There are many factors to consider when buying a new rug – different materials and styles can fit different kinds of rooms, and choosing the right rug colour is also important. One thing to keep in mind is the different types of rugs that are available.
In this post, we’ll explain some of the important variations in different types of rugs and give some examples of how rugs are made so you can make an informed decision.
Different Types of Rug
Materials, Size and Style
Rugs come in varying materials, sizes and styles to suit any home, lifestyle and design preferences. These include:
- Modern rugs
Featuring lots of colours, geometric shapes and varied patterns, modern rugs are a diverse style to suit a range of spaces.
- Traditional rugs
Typically with more intricate designs, traditional rugs often have oriental or Persian patterns and styles and can bring an air of elegance to any room. See our previous blog post for tips on decorating with Persian rugs!
- Sheepskin rugs
Sheepskin rugs are a bit of luxury, and their softness and warmth are unmatched. They can also be dyed a range of colours to suit your design preferences!
- Shaggy rugs
Shaggy rugs are very durable and gorgeously soft, the perfect touch in any cosy home. Available patterned or plain, your preferred style is up to you!
- Wool rugs
As well as being sumptuously soft and stylish, wool rugs have many benefits, and with all-natural fibres, they have a natural stain resilience.
Types of Rug Construction
Okay, so now you know what style of rug you prefer, it’s time to look at different types of rug construction. If you aren’t sure how rugs are made, there are five common styles:
Rugs that are made by machines are typically mass-produced, which can bring their cost down vastly. Additionally, this type of rug can have almost any design, making it much easier to get a bespoke design if you prefer.
Tufted rugs are commonly seen as blurring the line between machine and handmade because of how the rugs are made. Whilst tufted rugs are, technically, made by hand, this method uses a handheld drill gun or ‘hand-tufting gun’. This gun pushes tufts of thread through a backing that has been imprinted with the rug’s selected design. A latex coating is then applied to the rug’s back to keep the tufts in place.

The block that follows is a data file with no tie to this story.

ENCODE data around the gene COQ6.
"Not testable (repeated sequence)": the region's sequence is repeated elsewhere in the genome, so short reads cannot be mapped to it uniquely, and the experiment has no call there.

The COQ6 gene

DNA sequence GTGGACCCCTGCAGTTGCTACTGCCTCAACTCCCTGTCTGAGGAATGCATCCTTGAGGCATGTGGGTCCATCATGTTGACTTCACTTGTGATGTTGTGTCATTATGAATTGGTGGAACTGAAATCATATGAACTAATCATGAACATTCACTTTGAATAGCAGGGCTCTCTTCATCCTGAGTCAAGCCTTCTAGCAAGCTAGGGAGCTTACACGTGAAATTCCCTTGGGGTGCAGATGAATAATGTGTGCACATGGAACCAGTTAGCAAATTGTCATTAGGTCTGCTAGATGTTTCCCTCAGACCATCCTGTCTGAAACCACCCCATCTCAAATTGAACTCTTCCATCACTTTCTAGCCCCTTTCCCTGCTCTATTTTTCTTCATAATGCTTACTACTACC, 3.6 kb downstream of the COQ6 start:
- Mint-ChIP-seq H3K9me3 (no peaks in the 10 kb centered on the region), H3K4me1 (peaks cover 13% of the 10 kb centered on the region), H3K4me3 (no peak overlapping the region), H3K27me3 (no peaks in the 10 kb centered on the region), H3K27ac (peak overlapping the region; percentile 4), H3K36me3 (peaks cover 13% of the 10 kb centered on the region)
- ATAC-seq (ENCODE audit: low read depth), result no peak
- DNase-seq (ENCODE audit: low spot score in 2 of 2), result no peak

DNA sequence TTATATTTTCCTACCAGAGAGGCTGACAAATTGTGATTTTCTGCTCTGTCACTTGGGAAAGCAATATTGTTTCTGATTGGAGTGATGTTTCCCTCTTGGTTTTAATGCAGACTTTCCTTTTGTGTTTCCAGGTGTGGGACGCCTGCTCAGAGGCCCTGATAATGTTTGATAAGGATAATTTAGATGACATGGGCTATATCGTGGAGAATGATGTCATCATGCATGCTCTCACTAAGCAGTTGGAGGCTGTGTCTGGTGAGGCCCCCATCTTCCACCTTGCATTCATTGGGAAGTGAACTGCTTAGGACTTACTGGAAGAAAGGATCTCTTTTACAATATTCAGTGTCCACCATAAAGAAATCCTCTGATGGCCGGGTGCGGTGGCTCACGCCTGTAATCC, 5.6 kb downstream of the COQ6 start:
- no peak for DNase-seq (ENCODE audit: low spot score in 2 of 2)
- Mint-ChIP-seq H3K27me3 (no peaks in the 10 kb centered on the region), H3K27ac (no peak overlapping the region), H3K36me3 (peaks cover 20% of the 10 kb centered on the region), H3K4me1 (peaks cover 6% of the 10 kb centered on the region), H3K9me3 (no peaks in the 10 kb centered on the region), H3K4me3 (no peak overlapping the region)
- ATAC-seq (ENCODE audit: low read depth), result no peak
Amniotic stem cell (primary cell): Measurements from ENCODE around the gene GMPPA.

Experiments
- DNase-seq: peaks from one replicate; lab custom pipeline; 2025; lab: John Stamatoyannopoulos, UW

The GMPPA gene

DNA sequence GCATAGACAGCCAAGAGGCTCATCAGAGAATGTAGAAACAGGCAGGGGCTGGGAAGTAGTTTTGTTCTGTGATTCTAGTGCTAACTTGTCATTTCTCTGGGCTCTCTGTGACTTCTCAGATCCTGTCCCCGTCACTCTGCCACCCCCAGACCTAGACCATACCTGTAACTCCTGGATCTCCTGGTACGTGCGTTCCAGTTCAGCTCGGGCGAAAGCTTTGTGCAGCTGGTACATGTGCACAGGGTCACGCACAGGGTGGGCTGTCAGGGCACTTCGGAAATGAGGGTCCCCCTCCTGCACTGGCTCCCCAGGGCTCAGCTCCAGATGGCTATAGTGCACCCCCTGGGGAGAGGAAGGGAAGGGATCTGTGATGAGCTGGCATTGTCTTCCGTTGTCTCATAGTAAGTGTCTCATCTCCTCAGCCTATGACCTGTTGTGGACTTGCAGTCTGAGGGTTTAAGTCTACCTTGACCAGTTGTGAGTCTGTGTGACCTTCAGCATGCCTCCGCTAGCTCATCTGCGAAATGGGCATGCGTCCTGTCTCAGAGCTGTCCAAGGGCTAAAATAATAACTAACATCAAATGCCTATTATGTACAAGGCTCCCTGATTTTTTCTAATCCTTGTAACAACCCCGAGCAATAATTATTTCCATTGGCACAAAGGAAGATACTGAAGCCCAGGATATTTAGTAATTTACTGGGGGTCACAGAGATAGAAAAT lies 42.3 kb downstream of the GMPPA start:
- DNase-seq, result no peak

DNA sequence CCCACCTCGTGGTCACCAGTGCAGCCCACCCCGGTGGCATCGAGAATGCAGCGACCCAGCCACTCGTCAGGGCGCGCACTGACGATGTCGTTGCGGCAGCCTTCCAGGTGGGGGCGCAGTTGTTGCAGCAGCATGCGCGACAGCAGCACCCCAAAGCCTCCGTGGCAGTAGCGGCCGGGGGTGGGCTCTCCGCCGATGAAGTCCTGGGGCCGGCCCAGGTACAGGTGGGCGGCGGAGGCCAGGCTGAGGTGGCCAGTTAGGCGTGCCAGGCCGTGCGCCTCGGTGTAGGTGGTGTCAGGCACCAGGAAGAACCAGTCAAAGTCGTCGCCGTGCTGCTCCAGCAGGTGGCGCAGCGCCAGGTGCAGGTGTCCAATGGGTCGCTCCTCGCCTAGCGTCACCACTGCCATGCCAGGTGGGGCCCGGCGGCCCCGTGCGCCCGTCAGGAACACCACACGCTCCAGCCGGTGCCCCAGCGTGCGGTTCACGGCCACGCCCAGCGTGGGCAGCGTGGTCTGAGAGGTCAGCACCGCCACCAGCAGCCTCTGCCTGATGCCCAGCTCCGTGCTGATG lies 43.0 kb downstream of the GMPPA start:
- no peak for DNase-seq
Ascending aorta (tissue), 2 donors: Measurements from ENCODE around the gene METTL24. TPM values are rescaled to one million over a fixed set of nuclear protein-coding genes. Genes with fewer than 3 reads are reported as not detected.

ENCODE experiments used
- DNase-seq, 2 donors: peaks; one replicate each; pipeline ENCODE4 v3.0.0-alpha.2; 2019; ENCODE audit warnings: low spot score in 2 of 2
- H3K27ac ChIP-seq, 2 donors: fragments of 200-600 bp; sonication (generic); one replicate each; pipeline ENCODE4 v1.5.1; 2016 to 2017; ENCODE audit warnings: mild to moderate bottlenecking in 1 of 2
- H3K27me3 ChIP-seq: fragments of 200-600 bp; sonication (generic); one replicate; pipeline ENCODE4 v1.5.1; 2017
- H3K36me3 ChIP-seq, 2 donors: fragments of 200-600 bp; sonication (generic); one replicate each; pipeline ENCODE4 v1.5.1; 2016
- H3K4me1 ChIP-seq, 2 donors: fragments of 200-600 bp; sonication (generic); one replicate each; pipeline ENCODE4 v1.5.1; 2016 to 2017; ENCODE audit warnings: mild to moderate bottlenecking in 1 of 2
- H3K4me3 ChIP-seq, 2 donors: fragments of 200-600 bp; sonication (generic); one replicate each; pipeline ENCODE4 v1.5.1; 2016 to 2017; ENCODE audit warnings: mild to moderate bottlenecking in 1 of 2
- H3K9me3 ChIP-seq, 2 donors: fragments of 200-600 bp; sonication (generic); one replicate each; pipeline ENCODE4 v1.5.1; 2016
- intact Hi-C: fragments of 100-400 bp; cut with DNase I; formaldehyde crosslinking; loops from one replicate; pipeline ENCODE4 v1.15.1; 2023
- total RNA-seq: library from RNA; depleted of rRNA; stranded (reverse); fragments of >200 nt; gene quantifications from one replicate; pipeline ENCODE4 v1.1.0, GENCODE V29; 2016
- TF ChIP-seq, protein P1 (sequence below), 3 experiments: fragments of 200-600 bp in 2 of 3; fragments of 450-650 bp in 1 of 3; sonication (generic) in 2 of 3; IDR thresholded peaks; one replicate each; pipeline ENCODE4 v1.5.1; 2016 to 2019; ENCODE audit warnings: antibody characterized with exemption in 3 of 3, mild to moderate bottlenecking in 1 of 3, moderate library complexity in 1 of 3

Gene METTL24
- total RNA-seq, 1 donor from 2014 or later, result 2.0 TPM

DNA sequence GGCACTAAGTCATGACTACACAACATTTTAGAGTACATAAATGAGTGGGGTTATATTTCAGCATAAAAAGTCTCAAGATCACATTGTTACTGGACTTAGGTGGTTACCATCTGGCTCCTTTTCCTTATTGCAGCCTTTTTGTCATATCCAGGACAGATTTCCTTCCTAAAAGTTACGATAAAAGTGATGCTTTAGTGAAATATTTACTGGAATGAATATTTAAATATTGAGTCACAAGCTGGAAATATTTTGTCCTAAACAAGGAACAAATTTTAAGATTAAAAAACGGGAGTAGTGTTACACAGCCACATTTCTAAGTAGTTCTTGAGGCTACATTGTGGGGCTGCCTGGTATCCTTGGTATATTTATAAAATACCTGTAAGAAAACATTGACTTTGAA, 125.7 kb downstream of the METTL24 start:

Unsurprisingly, this type of rug is created using a loom not so different from a fabric loom. Operated by hand (as opposed to mechanical looms), these looms feature levers that pull and push fibres together. They usually take between one and four people to operate, depending on the rug’s size.
Whilst both hand-loomed and flat-weaved rugs are created via a loom, slight differences make these two processes unique. Hand looming places a rod/pipe through the middle of the rug’s warp. This elevates the yarn and creates a pile in the process. Flat-weaves are not elevated but compacted, and are one of the most durable types of rug.
Crafted via a specially designed loom, each strand of a hand-knotted rug is knotted individually. A weaver then inserts these knots into the rug’s foundation before tying them by hand to create the rugs’ pile.
Depending on the size, a single hand-knotted rug can take an entire year to make. However, this painstaking process provides several benefits, including the durability, density, quality and design of this type of rug.
Some things to keep in mind when looking at different types of rug construction are:
- Longevity – if you are looking for a piece that you can pass down through the generations, a hand-knotted rug is a great option.
- Cost – essentially, the more work done by hand, the more expensive the rug will be. Therefore, a machine-made rug is typically the cheapest option, followed by the more affordable tufted rugs.
- Skill level – a hand-knotted or hand-loomed rug is a work of art and completely unique, unlike a mass-produced rug.
Ultimately, each type of rug has its benefits, but it takes a keen eye and experienced rug trader to find the highest-quality rugs, whether handmade or machine-made. What’s more, they always have a story to tell, with skills passed between familial generations condensed into a singular piece of art.
Now that you have a good idea of the different types of rug and how rugs are made, see our rug buying guide to determine which style best suits you, or browse our blog for more home décor tips and inspiration!